Cardio Exercise: Good for More Than Your Heart

October 16, 2020

Heart health is just the beginning.
You may already know that aerobic or “cardio” exercise – the kind that gets your heart pumping – is good for your heart. It lowers your resting pulse and strengthens your heart muscle. That’s why when you slowly extend your aerobic workout, you’re able to go longer and longer distances. But your heart isn’t the only part of your body that benefits.

lower blood sugar
If you have diabetes, aerobic exercise helps lower blood sugar (glucose) levels and improves insulin resistance. Resistance training, such as weight lifting, is also a good option. A combination of the two seems to help the most. If you have diabetes, especially if you take insulin or other medications, talk to your doctor before starting a new fitness routine.

Improve your mood.
Aerobic exercise like running can be very helpful in relieving depression and anxiety, and your doctor or therapist may recommend it as a treatment. Part of the reason may be that it seems to expand your hippocampus – the area of the brain that manages emotions – and slow down the breakdown of brain cells. Stick with it regularly for a few months to get the most out of it.

It’ll help you sleep better.
Aerobic exercise may be good for your shut-eye. Scientists know that it can help you maintain an even mood, wind down before bedtime, and establish a healthy sleep-wake cycle (circadian rhythm). The exact brain effects aren’t always clear, but people who exercise more tend to get more deep “slow wave” sleep, which helps their brain and body renew. But try not to exercise too close to bedtime, which can disrupt sleep for some people.

Think better.
People who do more aerobic exercise may be better at “executive function” – the ability to organize information, interpret it, and take action. Just one exercise session can increase blood flow to the part of your brain known as the prefrontal cortex, which helps control your executive functions. In the long term, exercise seems to help brain cells in your prefrontal cortex connect more easily.

It’s more memorable.
People who move more are less likely to get Alzheimer’s disease and other forms of dementia. That’s in part because exercise helps prevent things that can improve your chances of getting dementia, such as obesity, diabetes, high blood pressure and depression.

Better learning
Neuroplasticity is the brain’s ability to change when you learn and do new things. Younger brains are generally better at this than older brains, but you can help maintain your neuroplasticity through aerobic exercise as well as resistance training.

Help relieve arthritis pain
As we age, we get osteoarthritis in our knees and other joints. Aerobic exercise, such as jogging or cycling, is one of the most effective ways to relieve pain and inflammation. And whether you’re walking, swimming or rowing, your heart becomes healthier, which makes it easier to stay active. When you combine physical activity with a healthy diet, you can shed extra pounds, which takes pressure off your knees.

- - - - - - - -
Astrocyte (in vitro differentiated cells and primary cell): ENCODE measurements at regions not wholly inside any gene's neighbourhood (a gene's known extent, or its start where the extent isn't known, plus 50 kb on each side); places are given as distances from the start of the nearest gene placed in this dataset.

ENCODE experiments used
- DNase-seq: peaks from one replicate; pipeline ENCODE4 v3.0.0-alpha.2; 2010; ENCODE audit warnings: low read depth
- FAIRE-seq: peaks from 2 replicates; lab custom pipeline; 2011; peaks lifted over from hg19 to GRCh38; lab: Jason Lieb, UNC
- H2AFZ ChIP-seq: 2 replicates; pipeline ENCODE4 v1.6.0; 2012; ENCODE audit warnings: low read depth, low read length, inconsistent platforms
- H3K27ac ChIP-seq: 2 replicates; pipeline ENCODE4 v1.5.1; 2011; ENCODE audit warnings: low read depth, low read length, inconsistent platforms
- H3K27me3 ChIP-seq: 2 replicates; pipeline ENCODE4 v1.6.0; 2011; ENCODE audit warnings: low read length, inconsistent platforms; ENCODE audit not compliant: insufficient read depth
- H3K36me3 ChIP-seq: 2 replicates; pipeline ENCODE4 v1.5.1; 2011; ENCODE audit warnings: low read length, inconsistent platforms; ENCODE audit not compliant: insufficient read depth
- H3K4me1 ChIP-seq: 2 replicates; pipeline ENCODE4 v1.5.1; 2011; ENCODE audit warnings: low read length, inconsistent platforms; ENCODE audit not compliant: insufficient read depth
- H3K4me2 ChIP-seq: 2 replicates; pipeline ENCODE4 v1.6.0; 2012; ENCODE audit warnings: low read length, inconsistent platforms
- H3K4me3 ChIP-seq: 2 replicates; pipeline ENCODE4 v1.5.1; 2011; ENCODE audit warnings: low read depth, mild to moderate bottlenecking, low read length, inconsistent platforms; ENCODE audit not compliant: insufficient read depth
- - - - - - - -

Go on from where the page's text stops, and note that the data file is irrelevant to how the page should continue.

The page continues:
Breathe better.
Even if you have lung disease, regular aerobic exercise can help improve your breathing. If the gym isn’t your thing, walking, jogging, or playing tennis regularly can do the trick. Just be sure to check with your doctor about your exercise program if you already have breathing problems.

Helps fight germs
Regular aerobic exercise seems to help your body fight off diseases caused by viruses and bacteria. Part of the reason is that it helps blood flow better around your body, which means that germ-fighting substances get to where they need to go. Scientists are continuing to study exactly how exercise helps strengthen the immune system – your body’s defense against bacteria.

Improve your cholesterol
Exercise seems to raise your HDL “good” cholesterol. It can also lower your LDL “bad” cholesterol, although you may need to make your workouts more intense to get the full effect. Unhealthy cholesterol numbers make you more likely to build plaque in your arteries that could lead to a heart attack or stroke. If you’ve been sick or haven’t exercised in a while, talk to your doctor about starting a fitness routine.

How much exercise is appropriate?
The standard recommendation is 30 minutes of moderate exercise on most days of the week. This is a good start. However, if you increase to 300 minutes or more per week, it will provide even more benefits. The length of each session is also important. Some of the best brain benefits come during exercise sessions that last a bit longer: 45 to 60 minutes.